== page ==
Joe Pitt: Are you really ... ?
Harper Pitt: No. Yes. No. Yes. Get away from me. Now we both have a secret.

Related Characters: Joe Pitt (speaker), Harper Pitt (speaker)
Page Number: 41
Explanation and Analysis:

In this passage, Joe has a fight with his wife, Harper. Joe and Harper have been trying to have a child for some time now, and they've failed--in part because Joe is gay, and so doesn't want to have sex with Harper, and in part because Harper seems not to want a child. Here Harper claims that she's pregnant, then contradicts herself again and again--still clearly living half in the world of fantasy, and half in reality.

The exchange between Joe and Harper might symbolize the state of American society during the AIDS crisis of the 1980s. For many, AIDS threatened the continued survival of the human race--the untreatable disease could wipe out America. And for many in the gay community, AIDS only reinforced familiar themes of survival and reproduction, since homosexual couples couldn't have children. For the gay community, and America as a whole, AIDS prompted a lot of questions--What will happen after we die?; will our community survive, or will it disappear forever? Harper's ambiguous answer to such a question (Yes. No. Yes.) reflects the grim uncertainty of American society at the time.

Millennium Approaches: Act 2, Scene 2 Quotes

In the whole entire world, you are the only person, the only person I love or have ever loved. And I love you terribly. Terribly. That's what's so awfully, irreducibly real. I can make up anything but I can't dream that away.

Related Characters: Harper Pitt (speaker), Joe Pitt
Page Number: 52
Explanation and Analysis:

In this passage, Harper Pitt tells Joe that she's leaving him. Harper seems to sense that Joe is gay, and definitely senses that Joe doesn't really love her romantically. And yet Harper continues to love Joe--indeed, Joe was the only person she ever really loved.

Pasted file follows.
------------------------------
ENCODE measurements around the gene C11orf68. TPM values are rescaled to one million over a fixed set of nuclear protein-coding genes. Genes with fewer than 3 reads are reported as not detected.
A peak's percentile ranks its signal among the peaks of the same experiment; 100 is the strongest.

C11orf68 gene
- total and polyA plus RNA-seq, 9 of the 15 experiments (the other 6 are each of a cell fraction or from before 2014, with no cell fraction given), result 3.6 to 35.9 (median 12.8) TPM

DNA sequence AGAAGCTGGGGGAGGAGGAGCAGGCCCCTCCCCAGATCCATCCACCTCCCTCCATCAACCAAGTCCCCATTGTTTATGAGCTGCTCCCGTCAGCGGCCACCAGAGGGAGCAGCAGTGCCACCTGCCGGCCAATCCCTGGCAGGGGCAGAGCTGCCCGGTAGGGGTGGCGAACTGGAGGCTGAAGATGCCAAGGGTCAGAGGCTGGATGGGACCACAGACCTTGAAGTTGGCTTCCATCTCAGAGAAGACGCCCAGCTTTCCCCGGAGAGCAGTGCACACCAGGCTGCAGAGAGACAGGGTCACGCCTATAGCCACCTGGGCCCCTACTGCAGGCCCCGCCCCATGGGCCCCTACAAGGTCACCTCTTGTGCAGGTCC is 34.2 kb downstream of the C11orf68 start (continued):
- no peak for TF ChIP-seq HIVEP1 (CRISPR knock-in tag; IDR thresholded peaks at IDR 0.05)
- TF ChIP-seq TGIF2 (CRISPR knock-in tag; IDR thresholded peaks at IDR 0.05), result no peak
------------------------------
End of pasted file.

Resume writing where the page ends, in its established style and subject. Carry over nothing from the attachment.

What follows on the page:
In many ways, the passage is a critique of the culture that would lead a homosexual man like Joe to pretend to be heterosexual. Joe has spent most of his life deluding himself into believing that he's straight--in the process, causing misery to many, including Harper. And yet Joe isn't to blame for Harper's misery--he, too, is a victim of the heteronormative culture that forces gays to stay in the closet, and so the person being caused the most misery is arguably Joe himself.

The passage also reinforces the relationship between dreams and reality. Dreams aren't really an escape from the real world at all--on the contrary, dreams just intensify the joys and pains of reality. Thus, Harper's dreams aren't a source of solace for her--whether she's awake or not, she's conscious that Joe doesn't love her, but she loves Joe.

Millennium Approaches: Act 3, Scene 2 Quotes

There are no gods here, no ghosts and spirits in America, there are no angels in America, no spiritual past, no racial past, there’s only the political, and the decoys and the ploys to maneuver around the inescapable battle of politics…

Related Characters: Louis Ironson (speaker)
Related Symbols: Angels
Page Number: 96
Explanation and Analysis:

In this passage, Louis talks to Belize, the friend of Prior Walter. Louis delivers a long, babbling, self-contradictory speech in which he condemns the state of contemporary liberalism in the United States. When Louis claims there are no "angels in America" (giving the play its title!), he's trying to say that race is a political issue, not a cultural or a religious one--i.e., America doesn't have a history of basing one's religious or cultural identity on one's race. Louis--rigid and abstract in his thinking--reduces all of life to a political struggle. Religious fervor, racial pride, and community solidarity are, in his view, just distractions from the basic political struggle for freedom and power.

Louis is, as always, reductive in his thinking (and being particularly insensitive given that he's preaching about race to an openly gay black man). Politics are important to American life, but they're not the only issue, as Louis believes. And yet the notion that there are no angels in America has many different interpretations beyond the one Louis offers. Louis statement implies that modern American life is immoral and ruthless--there are no kind, generous people left anymore. In the AIDS crisis, however, Louis's cynical wisdom is proven incorrect: AIDS brought out the kindness and selflessness in many people.

Millennium Approaches: Act 3, Scene 6 Quotes

Prior: Are you... a ghost, Lou?
Louis: No. Just spectral. Lost to myself. Sitting all day on cold park benches. Wishing I could be with you. Dance with me, babe...